If charges of a hostile media and consequent proposals for media councils or tribunals sound familiar, know that the danger to media freedom exists in your country too.
The implications for the media are simple. If it does not have to fear upstart competition from unlicensed rivals, but it does have to fear violent government crackdowns, the media will merely exercise self-censorship. The fare served up by Uganda’s media will consist of soap operas, sport and other such harmless but profitable diversions. That these entertainments happen to keep the suffering poor in a state of docile compliance is a side-effect that, no doubt, the government would have anticipated.
For the public, however, the consequences are much graver. Uganda’s proposed press law is a dangerous precedent to set, since untrammelled freedom of public speech is the light by which democracies holds their governments accountable.
Former US president Lyndon Johnson once said: “You do not examine legislation in the light of the benefits it will convey if properly administered, but in the light of the wrongs it would do and the harms it would cause if improperly administered.”
Since governments routinely advocate legislation based on the former, it falls to a diligent and critical media to examine and expose the latter. This is essential not only before legislation is passed, in order to avoid abuses, but also when existing legislation is being abused.
A government’s interest in controlling the media extends further, however. Retaining power despite political oppression, failure to deliver, public corruption and continued poverty requires that the people – whether they are able to vote or are restricted to revolution – remain unaware of the abuses of power.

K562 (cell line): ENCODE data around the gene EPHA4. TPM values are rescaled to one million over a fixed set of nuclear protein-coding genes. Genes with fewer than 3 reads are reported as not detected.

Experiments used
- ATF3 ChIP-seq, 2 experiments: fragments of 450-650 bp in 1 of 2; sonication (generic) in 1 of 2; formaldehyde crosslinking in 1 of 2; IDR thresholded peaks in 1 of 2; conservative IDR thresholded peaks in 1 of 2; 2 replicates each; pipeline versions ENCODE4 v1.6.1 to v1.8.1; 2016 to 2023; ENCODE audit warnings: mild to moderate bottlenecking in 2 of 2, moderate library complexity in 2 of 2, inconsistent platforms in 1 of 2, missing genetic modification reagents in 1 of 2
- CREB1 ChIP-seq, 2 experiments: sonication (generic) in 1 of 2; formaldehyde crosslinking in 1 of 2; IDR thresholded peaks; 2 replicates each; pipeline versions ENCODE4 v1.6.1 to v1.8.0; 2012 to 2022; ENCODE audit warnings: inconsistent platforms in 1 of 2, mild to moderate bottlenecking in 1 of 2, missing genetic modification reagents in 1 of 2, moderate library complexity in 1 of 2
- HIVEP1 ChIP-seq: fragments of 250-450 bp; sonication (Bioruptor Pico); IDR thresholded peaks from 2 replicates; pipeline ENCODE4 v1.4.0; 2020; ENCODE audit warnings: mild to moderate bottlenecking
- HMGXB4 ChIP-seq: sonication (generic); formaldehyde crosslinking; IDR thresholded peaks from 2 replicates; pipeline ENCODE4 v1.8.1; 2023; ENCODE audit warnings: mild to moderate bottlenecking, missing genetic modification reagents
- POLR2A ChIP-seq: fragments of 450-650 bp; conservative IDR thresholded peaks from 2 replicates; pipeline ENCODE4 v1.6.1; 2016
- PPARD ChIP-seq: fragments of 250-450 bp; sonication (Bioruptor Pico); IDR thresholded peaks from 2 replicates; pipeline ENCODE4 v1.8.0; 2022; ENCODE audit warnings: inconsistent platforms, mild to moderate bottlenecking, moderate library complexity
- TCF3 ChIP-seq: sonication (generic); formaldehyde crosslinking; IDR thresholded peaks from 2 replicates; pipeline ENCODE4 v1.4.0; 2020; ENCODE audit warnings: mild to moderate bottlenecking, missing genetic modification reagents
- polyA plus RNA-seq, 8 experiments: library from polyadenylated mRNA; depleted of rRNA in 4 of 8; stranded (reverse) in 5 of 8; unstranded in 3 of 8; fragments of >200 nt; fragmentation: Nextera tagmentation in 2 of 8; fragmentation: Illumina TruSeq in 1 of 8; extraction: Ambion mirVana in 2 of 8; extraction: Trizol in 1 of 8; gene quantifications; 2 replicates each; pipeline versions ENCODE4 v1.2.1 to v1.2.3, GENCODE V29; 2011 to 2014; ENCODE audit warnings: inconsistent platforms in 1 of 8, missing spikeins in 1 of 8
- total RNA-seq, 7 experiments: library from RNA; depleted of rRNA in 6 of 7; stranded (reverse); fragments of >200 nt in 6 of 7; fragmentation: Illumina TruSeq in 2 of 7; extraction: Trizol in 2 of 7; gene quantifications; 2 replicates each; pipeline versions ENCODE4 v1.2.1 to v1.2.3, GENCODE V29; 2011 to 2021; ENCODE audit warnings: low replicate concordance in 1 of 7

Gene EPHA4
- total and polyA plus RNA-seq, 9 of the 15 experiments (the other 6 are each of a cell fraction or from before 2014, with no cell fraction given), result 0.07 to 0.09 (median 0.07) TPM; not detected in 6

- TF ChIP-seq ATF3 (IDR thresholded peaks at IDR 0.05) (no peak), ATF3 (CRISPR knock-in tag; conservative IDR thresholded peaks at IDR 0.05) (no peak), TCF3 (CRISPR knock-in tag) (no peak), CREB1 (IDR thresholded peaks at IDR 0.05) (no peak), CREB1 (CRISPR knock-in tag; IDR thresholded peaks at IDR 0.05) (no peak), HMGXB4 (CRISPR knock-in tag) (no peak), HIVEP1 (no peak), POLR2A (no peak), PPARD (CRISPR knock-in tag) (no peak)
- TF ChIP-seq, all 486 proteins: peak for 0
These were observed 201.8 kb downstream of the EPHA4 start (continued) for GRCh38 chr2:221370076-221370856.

Ultimately, once governments begin to extinguish the light of free expression, the road to tyranny is wide open. The bloody democides of Mao Zedong, Kim Il Sung, Pol Pot, Fidel Castro and Joseph Stalin were not aberrations. The violent oppression not only disposed of witnesses to corruption, but were the required political means of achieving socialism’s professed economic aims.
When a government can respond to revelations about incompetence or abuse by simply shutting up the media on such vague and subjective grounds as “economic sabotage” or “failing to promote unity”, one must conclude that its aims are as undemocratic as they are unjust.
John Bosco Mayiga is national co-ordinator of the Uganda Media Development Foundation, a media training and policy advocacy NGO. He is also vice chairman of a media lobby group that opposed the legislation. He wrote the following in response to an e-mailed enquiry:
“The threat of controlling the media through licensing is a real threat in Africa. Kenya, Tanzania, Rwanda, Niger (let alone Ethiopia and Eritrea) and other countries are proposing similar measures. It means that the perception of media as a function of democracy is lost on the leaders. The move to tightly control the media in Africa through all forms including licensing, is a claw back of the intentions articulated in the Declaration of Principles of Freedom of Expression in Africa. With a subdued media, the dream of a democratic Africa becomes only a pipe dream. There is a need to create and syndicate strong lobbies in countries across Africa threatened by such retrogressive legislation to ensure they do not set a precedent that tight control of the media can work for African governments.”
I couldn’t have put it better.